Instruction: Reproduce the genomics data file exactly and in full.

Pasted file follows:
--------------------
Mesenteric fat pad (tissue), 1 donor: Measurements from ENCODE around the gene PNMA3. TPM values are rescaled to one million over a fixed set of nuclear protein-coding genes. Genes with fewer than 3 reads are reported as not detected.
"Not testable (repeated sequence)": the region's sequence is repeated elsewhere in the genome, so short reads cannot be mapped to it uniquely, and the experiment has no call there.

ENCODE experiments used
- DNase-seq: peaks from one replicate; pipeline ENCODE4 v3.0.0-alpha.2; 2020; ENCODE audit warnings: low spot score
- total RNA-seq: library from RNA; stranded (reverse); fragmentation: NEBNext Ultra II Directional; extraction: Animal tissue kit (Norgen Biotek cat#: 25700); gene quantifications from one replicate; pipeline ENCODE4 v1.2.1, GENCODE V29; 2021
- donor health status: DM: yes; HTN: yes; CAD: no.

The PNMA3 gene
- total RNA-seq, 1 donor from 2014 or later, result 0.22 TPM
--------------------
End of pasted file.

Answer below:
Mesenteric fat pad (tissue), 1 donor: Measurements from ENCODE around the gene PNMA3. TPM values are rescaled to one million over a fixed set of nuclear protein-coding genes. Genes with fewer than 3 reads are reported as not detected.
"Not testable (repeated sequence)": the region's sequence is repeated elsewhere in the genome, so short reads cannot be mapped to it uniquely, and the experiment has no call there.

ENCODE experiments used
- DNase-seq: peaks from one replicate; pipeline ENCODE4 v3.0.0-alpha.2; 2020; ENCODE audit warnings: low spot score
- total RNA-seq: library from RNA; stranded (reverse); fragmentation: NEBNext Ultra II Directional; extraction: Animal tissue kit (Norgen Biotek cat#: 25700); gene quantifications from one replicate; pipeline ENCODE4 v1.2.1, GENCODE V29; 2021
- donor health status: DM: yes; HTN: yes; CAD: no.

The PNMA3 gene
- total RNA-seq, 1 donor from 2014 or later, result 0.22 TPM